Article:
Bringing quant investing to non-quants is tough but worthwhile. Wes Gray is founder and CEO of Alpha Architect, an asset management firm that focuses on high conviction Value and Momentum factor strategies. He has published multiple academic papers and four books, including three on investing. After serving as a captain in the United States Marine Corps, Wes earned an MBA and a PhD in Finance from the University of Chicago. We asked him about his views on quant investing and the importance of knowledge sharing.
Founder and CEO of Alpha Architect
“I started off as a stock picker and was always a fan of Ben Graham and Warren Buffett. I was also into special situations, such as liquidations, trading closed-end fund discount/premiums, and esoteric microcap companies. I was essentially the antithesis of quant. I really got involved in ‘99 at the height of the tech bubble when I was in college. I was lucky to have a heavy value bias at the time, so I felt bad for a while as the QQQ went flying higher and higher, but eventually the tech bubble crashed. I had a great run for five or five years and continued investing while I was on the PhD program at the University of Chicago.”
“While I was ‘stock picking’ on the PhD program, I was simultaneously learning a lot about quantitative techniques, factor investing, and behavioral finance. I quickly recognized the folly of my ways when I compared my stock picking performance to the generic small-cap value factor portfolio from 1999 to around 2004. Long story short, I had some ‘alpha’ as a stock picker, but I could have saved myself a lot of brain damage (and eliminated a lot of stress) by simply buying a portfolio of cheap small-caps. This experience opened my eyes to the power of quantitative techniques.”
“Investing is a personal thing and one should understand their own strengths and weaknesses. For me, I am a fan of automating 100% of the stock selection process. The risk of behavioral bias is simply too high relative to the potential of my ability to add value via a judgement call. For others, this trade-off might be more favorable.”
“There is an argument that a ‘quantamental’ approach, which combines the benefits of quantitative techniques with human judgement, might work out for an asset manager. I’ve written a long piece1 on the subject and I believe the evidence is stacked against quantamental, but reasonable people can disagree on this topic.”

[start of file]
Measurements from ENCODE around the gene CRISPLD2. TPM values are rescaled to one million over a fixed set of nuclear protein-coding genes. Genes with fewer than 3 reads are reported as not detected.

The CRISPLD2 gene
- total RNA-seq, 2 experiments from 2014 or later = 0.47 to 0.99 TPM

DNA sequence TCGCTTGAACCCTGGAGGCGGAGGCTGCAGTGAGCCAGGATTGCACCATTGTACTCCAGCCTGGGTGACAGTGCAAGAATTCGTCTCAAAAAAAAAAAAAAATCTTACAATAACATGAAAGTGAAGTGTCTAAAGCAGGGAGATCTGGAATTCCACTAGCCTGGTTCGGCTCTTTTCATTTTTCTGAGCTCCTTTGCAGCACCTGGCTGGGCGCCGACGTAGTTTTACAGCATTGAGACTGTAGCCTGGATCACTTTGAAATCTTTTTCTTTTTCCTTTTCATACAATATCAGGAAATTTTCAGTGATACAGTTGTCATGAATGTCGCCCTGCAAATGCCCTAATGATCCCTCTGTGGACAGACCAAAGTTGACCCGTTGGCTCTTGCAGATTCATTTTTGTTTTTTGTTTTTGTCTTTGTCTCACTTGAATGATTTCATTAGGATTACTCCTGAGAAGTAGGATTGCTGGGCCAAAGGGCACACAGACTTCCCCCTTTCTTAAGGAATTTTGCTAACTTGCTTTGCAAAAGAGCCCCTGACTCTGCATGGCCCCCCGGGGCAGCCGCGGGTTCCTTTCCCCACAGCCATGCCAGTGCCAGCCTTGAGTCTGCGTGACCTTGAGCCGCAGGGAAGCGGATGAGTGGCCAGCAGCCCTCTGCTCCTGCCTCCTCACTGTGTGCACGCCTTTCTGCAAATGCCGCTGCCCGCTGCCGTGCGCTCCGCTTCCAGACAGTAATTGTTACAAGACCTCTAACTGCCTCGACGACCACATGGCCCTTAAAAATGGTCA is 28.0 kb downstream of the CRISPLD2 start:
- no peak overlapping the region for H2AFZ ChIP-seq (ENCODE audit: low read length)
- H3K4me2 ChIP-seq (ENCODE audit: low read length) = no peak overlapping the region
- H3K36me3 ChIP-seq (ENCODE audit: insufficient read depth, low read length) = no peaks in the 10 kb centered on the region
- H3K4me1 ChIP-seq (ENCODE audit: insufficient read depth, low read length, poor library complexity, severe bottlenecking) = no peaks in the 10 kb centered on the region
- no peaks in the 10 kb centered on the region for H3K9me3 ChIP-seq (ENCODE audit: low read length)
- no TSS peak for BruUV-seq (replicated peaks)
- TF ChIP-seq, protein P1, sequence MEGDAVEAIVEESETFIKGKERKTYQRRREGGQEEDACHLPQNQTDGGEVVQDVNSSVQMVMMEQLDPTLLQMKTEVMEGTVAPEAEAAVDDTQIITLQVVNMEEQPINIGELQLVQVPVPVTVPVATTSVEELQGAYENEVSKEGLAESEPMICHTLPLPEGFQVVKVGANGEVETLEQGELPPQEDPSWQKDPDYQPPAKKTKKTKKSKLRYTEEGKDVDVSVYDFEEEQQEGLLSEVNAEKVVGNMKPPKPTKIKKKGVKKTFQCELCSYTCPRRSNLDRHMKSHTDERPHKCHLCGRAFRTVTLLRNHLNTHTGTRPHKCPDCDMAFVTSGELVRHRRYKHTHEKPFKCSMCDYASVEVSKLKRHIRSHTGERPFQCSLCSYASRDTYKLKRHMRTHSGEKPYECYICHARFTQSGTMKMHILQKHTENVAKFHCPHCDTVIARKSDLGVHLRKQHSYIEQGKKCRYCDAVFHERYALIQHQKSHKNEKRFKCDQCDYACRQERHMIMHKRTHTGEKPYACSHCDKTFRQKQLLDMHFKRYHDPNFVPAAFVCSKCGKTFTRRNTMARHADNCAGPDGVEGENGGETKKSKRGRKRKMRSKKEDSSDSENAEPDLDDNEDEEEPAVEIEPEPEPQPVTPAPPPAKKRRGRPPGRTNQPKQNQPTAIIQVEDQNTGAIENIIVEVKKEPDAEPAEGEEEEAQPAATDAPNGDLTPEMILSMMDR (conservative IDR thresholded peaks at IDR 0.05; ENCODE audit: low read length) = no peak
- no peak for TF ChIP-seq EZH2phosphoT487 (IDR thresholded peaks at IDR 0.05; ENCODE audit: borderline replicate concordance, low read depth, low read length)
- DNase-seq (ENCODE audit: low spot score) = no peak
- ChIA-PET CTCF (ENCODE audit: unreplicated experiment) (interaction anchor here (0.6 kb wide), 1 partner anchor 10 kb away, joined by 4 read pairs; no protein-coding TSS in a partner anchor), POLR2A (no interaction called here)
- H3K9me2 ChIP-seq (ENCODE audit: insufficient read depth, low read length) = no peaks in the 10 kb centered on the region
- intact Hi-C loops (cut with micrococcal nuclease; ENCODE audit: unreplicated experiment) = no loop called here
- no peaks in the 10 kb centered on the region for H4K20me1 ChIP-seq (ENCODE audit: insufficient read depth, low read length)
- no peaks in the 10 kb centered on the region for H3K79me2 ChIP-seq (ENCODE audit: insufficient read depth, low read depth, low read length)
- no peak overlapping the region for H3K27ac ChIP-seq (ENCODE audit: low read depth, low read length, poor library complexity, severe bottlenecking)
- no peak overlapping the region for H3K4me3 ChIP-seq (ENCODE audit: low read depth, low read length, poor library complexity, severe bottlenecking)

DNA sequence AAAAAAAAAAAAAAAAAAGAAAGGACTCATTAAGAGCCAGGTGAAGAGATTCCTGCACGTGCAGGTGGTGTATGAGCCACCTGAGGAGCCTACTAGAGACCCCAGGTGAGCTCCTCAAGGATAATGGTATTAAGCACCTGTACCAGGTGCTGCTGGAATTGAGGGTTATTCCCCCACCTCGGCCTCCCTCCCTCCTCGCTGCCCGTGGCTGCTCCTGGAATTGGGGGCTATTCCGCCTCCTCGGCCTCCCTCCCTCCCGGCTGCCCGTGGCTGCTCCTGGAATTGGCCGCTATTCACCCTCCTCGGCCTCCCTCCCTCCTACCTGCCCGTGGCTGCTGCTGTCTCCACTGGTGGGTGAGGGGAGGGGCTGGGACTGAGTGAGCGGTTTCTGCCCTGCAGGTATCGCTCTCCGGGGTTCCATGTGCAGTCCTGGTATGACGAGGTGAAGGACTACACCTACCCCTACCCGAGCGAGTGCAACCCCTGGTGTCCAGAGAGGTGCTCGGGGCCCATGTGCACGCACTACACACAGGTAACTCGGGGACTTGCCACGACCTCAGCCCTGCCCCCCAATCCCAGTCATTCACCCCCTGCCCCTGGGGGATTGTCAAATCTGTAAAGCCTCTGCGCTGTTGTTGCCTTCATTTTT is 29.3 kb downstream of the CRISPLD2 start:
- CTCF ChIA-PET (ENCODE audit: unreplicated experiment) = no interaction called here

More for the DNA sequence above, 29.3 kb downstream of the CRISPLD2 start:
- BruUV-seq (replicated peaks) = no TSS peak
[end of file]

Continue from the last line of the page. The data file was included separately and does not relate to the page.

“I’d also like to point out that while we are 100% systematic, I am a fan of having humans review the data and sanity check the outputs from a model. We won’t override a model’s selection, but if there are data errors that cannot be reconciled, we will move past that selection to minimize ‘garbage in, garbage out’ type problems.”
“No, this is not easy, but we think it is worthwhile. And our goal is not to convince everyone that ‘systematic’ is the answer. We are really set up to help those who would like to be helped. The reality of educational efforts is they require the student to have an interest in learning. We can’t force-feed someone knowledge and expect them to gain any benefits. Getting people to understand that less is more can be quite challenging. Our whole lives we are taught that when you try harder, you often get more. Investing is a unique arena where beating your head against the wall doesn’t make your skull thicker but often gets you injured.”
“We think value and momentum are the kings of the factor world, but buried inside our systems are elements of size and quality. We believe the characteristics of cheapness and momentum proxy for elements of risk and mispricing that are tough to exploit. Quantifying how much is associated with risk and how much is attached to mispricing would give too much precision to an inherently noisy process. But if I had to rank order them, I’d say for value you have more fundamental risk and less mispricing, and for momentum you have more mispricing and less fundamental risk.”
“I don’t think there is much to be gleamed from hammering on the data at this point. Many of the ‘new findings’ inevitably end up being noisy proxies for what was already known, especially when you redo the results and stress test the findings in your own laboratory. I have been hacking on data for almost 20 years now and there doesn’t seem to be much that is new under the sun. Buy cheap, buy strong, and hold ‘em long. Wish someone had told me that 20 years ago – I would have saved myself a lot of time.”
“That said, portfolio construction is still an important area that can be used to differentiate yourself from the crowd. You can take the same exact signal and vary the dimensions of turnover and number of holdings to create wide dispersion of expected outcomes. There are also elements of portfolio optimization that can be important; for example, how to minimize trading costs or taxes. Plenty of areas where an asset manager can earn their keep via craftsmanship decisions.”
“We’ve written 30 or 40 blog posts on this topic. I think it is interesting. In the end, from a long-only perspective, I believe that a cheap/quality portfolio will act similarly to a low vol/beta portfolio most of the time. So setting aside minutia arguments, I think it is probably close to six of one, half a dozen of the other. However, I fundamentally believe in the risk/behavior arguments underlying ‘value’ over the arguments underlying the low risk effect. The good news is I am not the arbiter of these debates. The best strategy is the strategy you can stick with through thick and thin. That will differ for all investors.”
1Gray, W., 2014, ‘Behavioral Finance and Investing: Are you Trying Too Hard?
This article is an excerpt of a longer interview.